“I have corn for the British Army,” said Abdu’l-Baha.

For saving the lives of the civilians in the region, and for feeding its soldiers, the British Empire knighted Abdu’l-Baha. But his knighthood did not fully recognize the fact that Abdu’l-Baha had grown and stored food in anticipation of the great need during the war since long before it began. In fact, the entire region revered Abdu’l-Baha, because he had fed, housed, clothed and provided medical attention for poor people there for decades, not only during the war.

This kind of selfless care for others, the Baha’i teachings say, characterizes a truly spiritual life:

But all these sayings are but words and we see very few of them carried into the world of action. On the contrary, we perceive that men are carried away by passion and selfishness, each man thinking only of what will benefit himself even if it means the ruin of his brother. They are all anxious to make their fortune and care little or nothing for the welfare of others. They are concerned about their own peace and comfort, while the condition of their fellows troubles them not at all.

Unhappily this is the road most men tread.

But Baha’is must not be thus; they must rise above this condition. Actions must be more to them than words. By their actions they must be merciful and not merely by their words. They must on all occasions confirm by their actions what they proclaim in words. Their deeds must prove their fidelity, and their actions must show forth Divine light.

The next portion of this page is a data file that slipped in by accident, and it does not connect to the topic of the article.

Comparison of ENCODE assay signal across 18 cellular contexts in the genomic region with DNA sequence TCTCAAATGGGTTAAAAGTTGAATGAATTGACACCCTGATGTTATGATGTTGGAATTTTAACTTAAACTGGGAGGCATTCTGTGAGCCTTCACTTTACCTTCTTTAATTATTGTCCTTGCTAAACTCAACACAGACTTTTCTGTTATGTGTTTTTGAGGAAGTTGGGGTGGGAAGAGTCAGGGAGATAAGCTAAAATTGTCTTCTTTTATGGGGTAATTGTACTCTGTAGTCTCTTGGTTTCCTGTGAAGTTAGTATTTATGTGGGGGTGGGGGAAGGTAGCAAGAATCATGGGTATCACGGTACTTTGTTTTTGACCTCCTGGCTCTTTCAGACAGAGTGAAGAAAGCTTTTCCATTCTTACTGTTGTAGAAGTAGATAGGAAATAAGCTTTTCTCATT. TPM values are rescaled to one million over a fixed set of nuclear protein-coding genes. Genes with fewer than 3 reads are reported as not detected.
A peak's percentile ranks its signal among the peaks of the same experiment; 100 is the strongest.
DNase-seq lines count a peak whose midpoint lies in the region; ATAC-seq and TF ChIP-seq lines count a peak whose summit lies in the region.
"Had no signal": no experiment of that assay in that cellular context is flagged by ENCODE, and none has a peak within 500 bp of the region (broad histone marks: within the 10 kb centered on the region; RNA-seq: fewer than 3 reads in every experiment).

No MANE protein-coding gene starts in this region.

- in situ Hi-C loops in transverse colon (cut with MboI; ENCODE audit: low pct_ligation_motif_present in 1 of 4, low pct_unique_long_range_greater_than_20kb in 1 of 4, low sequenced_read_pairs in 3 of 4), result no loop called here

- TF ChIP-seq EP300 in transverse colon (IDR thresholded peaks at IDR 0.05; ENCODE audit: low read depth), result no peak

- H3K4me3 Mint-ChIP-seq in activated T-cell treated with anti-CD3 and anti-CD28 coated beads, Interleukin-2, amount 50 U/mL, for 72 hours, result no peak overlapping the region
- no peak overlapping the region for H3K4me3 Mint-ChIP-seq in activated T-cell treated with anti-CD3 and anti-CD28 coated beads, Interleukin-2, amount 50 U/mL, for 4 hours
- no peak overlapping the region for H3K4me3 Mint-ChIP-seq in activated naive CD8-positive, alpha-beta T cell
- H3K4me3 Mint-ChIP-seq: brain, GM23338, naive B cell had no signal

Let your actions cry aloud to the world that you are indeed Baha’is, for it is actions that speak to the world and are the cause of the progress of humanity. – Abdu’l-Baha, Paris Talks, p. 78.

“Show by your life you have something different,” Abdu’l-Baha advised us. Those who can do that, on a constant and consistent basis, truly fashion their lives in a spiritual way.

Next: How to Become Happy, Serene and Satisfied

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  • Jan 5, 2016
    Please refer to this blog:
  • Jan 4, 2016
    This is a topic I have long struggled with. How much is too much for an individual to have?
    I grew up relatively poor, on a homestead without much in the way of luxury, but we never went hungry, grew and hunted most of our own food, and in general had a good life.
    Now I am an adult and responsible for others. I am married but have no house for my bride. I have daughters but have no college funds for them. But I am moving in that direction.
    And thus the dilemma. ... Is the strong desire for a nice home on a nice piece of property "too much"? Are such resources better spent on charitable deeds whilst living in a cheap apartment? It\'s vexing to me because I know I can live in a tent if necessary...and my wife does not complain one bit.
    But to have an actual home to call our own, to decorate as we see fit, host events and travelers as we see fit, and to be able to grow our own food as we see fit, is a very appealing thing.
    But there are many hundreds that do not have even proper shelter, let a lone a home. Why should I have such a luxury when I can survive on so much less...even if it means never feeling settled?
    How do others deal with such questions?
  • Jan 3, 2016
    My body flowed with joy as I read this! Abdul-Baha's actions (ironically written 'in words') are like anti-depressants. What a beautiful soul He is.
  • Jan 2, 2016
    There's a more detailed account of how Abdu'l-Baha grew the grain and distributed it at: